Introducing my Theremini

As previously mentioned, I splurged and bought a Moog Etherwave Theremini. I ordered it through Manny’s Music in The Valley, they had it delivered via the longest route possible in Brisbane (even though it was literally just up Water St). It was in my wish list for nearly a half a year as it was out of stock, then on back-order for over a month – Covid-19 seems to have played merry hell with supply lines apparently.


It arrived well-packed, the carry bag a week later. I diligently read the literature (well, the quickstart guide at least), plugged it in, calibrated it (more later) and started to make out-of-tune space noises almost immediately.

It earned the “turn that shit off” seal of approval from She Who Must Be Obeyed almost instantly (who then gifted me a set of headphones, a few days later bought some Audio Technica Monitor heaphones).

Basics of noise-making on a theremini are pretty sumple – there are 2 antennae – the upright one is pitch (how high or low the note is) and the horizontal loop is the volume (close is quiet, far away is loud).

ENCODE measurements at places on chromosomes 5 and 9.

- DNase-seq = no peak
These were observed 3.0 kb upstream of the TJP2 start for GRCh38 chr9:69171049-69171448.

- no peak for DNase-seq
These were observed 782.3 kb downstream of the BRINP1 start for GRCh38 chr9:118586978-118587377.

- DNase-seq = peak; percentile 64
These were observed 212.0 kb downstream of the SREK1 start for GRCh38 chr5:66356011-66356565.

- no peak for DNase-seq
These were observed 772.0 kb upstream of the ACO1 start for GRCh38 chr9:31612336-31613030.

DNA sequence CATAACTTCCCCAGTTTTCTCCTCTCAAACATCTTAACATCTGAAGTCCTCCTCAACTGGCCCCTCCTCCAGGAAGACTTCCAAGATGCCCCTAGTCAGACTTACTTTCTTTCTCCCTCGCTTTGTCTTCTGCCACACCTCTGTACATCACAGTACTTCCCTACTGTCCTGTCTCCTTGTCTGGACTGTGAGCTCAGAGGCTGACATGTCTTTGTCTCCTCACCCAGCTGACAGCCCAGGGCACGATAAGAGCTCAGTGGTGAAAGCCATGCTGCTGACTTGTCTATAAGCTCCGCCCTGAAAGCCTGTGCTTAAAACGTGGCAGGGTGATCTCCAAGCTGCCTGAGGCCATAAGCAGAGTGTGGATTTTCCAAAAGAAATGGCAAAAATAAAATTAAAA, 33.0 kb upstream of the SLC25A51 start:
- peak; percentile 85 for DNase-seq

The sound it starts with is “classic theremin”, I added a “long delay” effect (a resonant echo) to it and generally waved near the pitch antennae to make these noises:

Delay is fairly non-traditional and classic thereminists would be horrified, but at the time I thought it sounded cool. It does change the latency/responsiveness of the instrument, making pitch control more challenging and increasing note inaccuracy.

Calibration is important. You have to tell the device about the environment it is playing in – given the antennae pick up capacitance, surrounding stuff can effect the sensitivity and precision of human movement detection. You start by telling it what it is like with no one near (1.5m), then calibrate near and far hand positions of pitch and then volume loops. Other settings are passed over (things like MIDI interface etc I just accept the defaults as … I am not using any other gear with it, yet).

Setup also lets you access note range, fine tuning and a bunch of global instrument settings. Currently I have settled on C2 – C6 as the note range, after calibration the notes can be found in the air in a fairly continual “glissando” from far to near all around the pitch antenna. I have settled on about 40cm difference between near and far to fit that gliss into.

Each time it is moved to a new place, it needs to be re-calibrated. I do not have a microphone stand, yet, so am playing it on a timber only table (no metal nearby) and am finding it manageable. MOre experiments to come …

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